Fighting climate change is economic development. It is national security. It is a central innovation target for quality civilization.
“A complex issue like climate change requires a collaborative, multipronged approach that involves all stakeholders. We must continue to work together in forums, act on market trends and incorporate innovative technologies that we cannot even imagine today.” – Lynn Good, Duke Energy CEO, April 17, 2015 national Op/Ed
Since first trying to get support for Smart Grid DEEP for WNC (Smart Grid, Distributed Energy, and Efficiency Program) in 2006, it’s encouraging to see the opportunities for linking CleanTech policy with fighting human-caused climate change form through President Obama’s Climate Action Plan. Part of the plan is the EPA Clean Power Plan. By time the proposed 650 megawatt combined cycle natural gas (650 MW CCNG) plant in completed, North Carolina will have to developed and begun implementation of our NC Clean Power Plan (CPP). If not wasteful GOP lawsuits will ensue and poor energy planning will continue that not only add to climate risks, but drag down our economics.
NC Sen. Terry Van Duyn learned about Sen. Apodaca and Duke Energy’s 650 MW CCNG plant by reading the May news reports, not through an open, collaborative process including all stakeholders and all facts. This 1950’s approach to energy and climate policy in North Carolina is an absolutely ludicrous way to make grid projects happen these days.
One recent news story has this from NC Rep. Chuck McGrady seems to understand that the new plant will produce more than enough electricity to WNC. How much is ‘more than enough’? Is the design of this solution entirely inappropriate for this region? McGrady says, “Everybody from Duke Energy … to the environmental community agrees that this is a very good thing.” It’s one option for not using coal, and not using coal for electricity is a good thing. But do we have a EPA Clean Power Plan for our state? No. The NC CPP should include ‘best systems for (esp. carbon) emissions reduction’. Is the 650 MW CCNG plant our best systems for carbon reduction. That’s in doubt and I have no problem putting these claims in doubt and starting the process of heading in a new direction towards working on the NC CPP.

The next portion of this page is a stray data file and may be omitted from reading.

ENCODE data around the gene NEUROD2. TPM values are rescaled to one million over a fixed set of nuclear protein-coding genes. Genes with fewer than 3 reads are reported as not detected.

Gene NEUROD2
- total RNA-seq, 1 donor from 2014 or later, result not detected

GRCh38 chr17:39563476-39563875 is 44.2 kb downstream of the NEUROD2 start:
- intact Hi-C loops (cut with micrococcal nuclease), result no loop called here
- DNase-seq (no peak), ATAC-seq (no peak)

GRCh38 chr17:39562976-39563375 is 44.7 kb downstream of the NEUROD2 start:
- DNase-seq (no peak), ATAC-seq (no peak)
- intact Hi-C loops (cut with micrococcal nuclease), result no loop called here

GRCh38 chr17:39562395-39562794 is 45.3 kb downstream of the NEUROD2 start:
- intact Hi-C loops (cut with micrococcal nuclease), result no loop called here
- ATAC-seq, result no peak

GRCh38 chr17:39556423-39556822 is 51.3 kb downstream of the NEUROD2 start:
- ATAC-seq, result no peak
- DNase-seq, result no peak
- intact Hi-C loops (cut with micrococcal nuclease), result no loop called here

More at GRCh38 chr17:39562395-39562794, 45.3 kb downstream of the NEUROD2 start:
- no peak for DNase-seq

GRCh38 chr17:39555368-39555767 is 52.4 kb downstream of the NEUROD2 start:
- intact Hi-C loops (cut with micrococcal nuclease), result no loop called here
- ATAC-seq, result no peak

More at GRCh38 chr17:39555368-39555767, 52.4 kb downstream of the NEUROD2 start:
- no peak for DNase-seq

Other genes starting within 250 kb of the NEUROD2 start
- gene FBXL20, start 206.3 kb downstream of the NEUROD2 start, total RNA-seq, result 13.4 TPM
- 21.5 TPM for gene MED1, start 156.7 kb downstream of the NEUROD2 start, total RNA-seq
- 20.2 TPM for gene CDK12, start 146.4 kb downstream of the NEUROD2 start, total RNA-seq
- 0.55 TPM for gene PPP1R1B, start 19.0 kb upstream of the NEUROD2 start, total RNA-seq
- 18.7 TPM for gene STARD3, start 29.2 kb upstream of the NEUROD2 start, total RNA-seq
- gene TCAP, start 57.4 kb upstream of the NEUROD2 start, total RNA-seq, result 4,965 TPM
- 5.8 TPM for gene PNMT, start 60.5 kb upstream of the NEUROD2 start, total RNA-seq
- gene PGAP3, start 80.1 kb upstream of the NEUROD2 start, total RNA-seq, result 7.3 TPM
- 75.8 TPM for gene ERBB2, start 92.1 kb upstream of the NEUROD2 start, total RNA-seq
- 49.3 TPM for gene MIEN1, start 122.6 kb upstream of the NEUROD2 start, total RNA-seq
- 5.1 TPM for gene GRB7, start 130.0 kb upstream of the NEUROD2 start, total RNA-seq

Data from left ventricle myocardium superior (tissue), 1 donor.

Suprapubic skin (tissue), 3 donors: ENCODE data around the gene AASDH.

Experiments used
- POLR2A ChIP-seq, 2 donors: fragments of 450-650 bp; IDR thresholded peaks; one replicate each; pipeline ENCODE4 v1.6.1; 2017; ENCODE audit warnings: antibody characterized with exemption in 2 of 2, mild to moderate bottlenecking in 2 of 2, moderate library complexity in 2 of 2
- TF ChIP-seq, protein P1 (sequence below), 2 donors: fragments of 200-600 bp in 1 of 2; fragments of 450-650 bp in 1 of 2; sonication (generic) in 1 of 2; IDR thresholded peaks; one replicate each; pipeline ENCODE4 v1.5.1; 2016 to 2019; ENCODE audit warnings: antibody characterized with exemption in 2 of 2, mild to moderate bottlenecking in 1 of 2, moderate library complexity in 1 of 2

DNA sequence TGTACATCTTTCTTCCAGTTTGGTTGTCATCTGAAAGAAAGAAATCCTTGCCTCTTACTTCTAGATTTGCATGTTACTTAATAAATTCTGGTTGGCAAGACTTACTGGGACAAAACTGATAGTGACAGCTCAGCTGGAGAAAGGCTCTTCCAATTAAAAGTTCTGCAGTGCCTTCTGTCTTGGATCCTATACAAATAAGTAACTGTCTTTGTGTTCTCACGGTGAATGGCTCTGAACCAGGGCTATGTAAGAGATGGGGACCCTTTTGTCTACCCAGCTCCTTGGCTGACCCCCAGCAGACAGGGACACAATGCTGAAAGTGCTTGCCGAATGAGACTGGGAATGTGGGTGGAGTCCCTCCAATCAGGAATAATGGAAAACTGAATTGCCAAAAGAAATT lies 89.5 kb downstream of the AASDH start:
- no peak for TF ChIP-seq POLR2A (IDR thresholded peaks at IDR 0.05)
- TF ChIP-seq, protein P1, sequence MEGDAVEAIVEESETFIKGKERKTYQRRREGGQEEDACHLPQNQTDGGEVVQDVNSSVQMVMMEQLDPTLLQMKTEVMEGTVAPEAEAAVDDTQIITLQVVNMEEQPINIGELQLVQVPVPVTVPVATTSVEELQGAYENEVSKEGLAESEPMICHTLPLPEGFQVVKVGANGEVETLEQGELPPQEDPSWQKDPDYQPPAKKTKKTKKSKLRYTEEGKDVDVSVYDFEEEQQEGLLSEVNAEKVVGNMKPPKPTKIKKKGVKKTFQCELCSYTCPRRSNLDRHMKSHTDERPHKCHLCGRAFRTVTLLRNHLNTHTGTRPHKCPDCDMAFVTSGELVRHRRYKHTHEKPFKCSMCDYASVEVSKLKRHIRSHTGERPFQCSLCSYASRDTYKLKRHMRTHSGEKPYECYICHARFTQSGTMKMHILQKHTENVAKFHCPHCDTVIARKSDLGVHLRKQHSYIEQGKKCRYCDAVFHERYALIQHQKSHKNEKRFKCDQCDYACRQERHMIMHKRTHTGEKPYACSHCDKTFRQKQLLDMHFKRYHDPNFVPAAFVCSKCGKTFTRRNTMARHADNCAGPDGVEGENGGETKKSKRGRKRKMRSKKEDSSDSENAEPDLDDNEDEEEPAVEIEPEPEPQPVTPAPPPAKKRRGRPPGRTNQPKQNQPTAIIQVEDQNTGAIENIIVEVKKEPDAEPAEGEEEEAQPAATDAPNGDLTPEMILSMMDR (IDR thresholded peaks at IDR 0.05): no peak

Lynn Good and NC Sen. Apadoca are attempting to prove a pure market based solution to climate change via the 650 MW CCNG unit. The 2013 City of Asheville Clean Energy Economy resolution and follow on Asheville Community Energy Plan task force are examples of municipalities leading on forming the NC CPP. What’s needed now is open dialogue and collaboration around facts and ‘best systems for emission reduction’. I thanked NC Rep. Chuck McGrady for amending the Mountain Energy Act to reflect need for public notice and a public hearing.
That 650 MW CCNG plant is most certainly in part a supposed market solution to the EPA CPP, possibly setting up an argument that no government CPP is needed, thus justifying future GOP lawsuits. The problem with the Lynn Good-Apodaca way is there is no carbon budget calculation. We don’t know if the 650 MW CCNG plant is the appropriate solution.
Actually there are electrical grid market trends and innovative technologies that WNC communities need to understand right now. Lynn’s commentary specifically mentions the EPA Clean Power Plan, part of the President’s Climate Action Plan. President Obama recently spelled out what the Department of Defense has said: human-caused climate change is now a central national security risk. While the solution is partly a commercial response, the overall strategy is very much a public matter now.
Duke Energy has a Corporate Responsibility Strategy and donates a great deal to communities like ours. The City of Asheville launched a partnership with Duke Energy in 2013 that led to the Asheville Community Energy Plan (ACEP) task force activating last fall. It’s a mystery why news media hasn’t covered these important developments, but that’s part of how the community can learn more about energy innovation.
Duke Energy knows a robust national climate change response is only an election away. For Duke Energy’s part they just need to donate more to the ACEP and to an open innovation process. For example, explain all the nation R & D initiatives Duke Energy is part of. Describe the way Duke Energy offered no resistance to Apple’s fuel cell-biogas-solar microgrid in Maiden, NC. Why, because arguing about Apple’s CSR program would be ridiculous. Duke Energy can do more to help the public understand what demand response offers and why the upcoming US Supreme Court decision on FERC Order 745 is important.
The 650 megawatt combined cycle natural gas (CCNG) plant proposed for Duke Energy’s Lake Julian plant is still just that, a proposal. I’m not going to focus on the obvious benefits of eventually turning of the coal units and going CCNG. What’s important and seems to be too difficult for journalists, politicians, and current nonprofit leaders to spell out is that the difference between North Carolina’s human-caused climate change response capabilities and ordering up a CCNG plant is like comparing apples and oranges if there’s no measurable, coherent strategy behind the choices as advertised and omitted ones. That strategy is called the North Carolina Clean Power Plan (NCCPP) and its time to take the ACEP work, connect with other municipalities having similar initiative, and work with the legislature and governor to face facts and at least openly discuss the risks of resisting the need for the NCCCP and the rewards of harnessing our state’s sizable innovation power and form a responsible approach.
American business giants Apple, Google and Facebook have published a letter on the GOP-designed North Carolina House of Representatives bill 332 which rolls back state CleanTech expansion goals. The joint letter states, “[HB 332] alterations risk undermining the state’s almost decade-long commitment to renewable power and energy efficiency. We support a comprehensive review, in which we would like to participate. In the meantime, to avoid creating new risk and uncertainty for our businesses, we urge you to keep in place the existing, well-balanced and meticulously examined energy policy.” Existing North Carolina CleanTech policy includes out state renewable energy portfolio standard.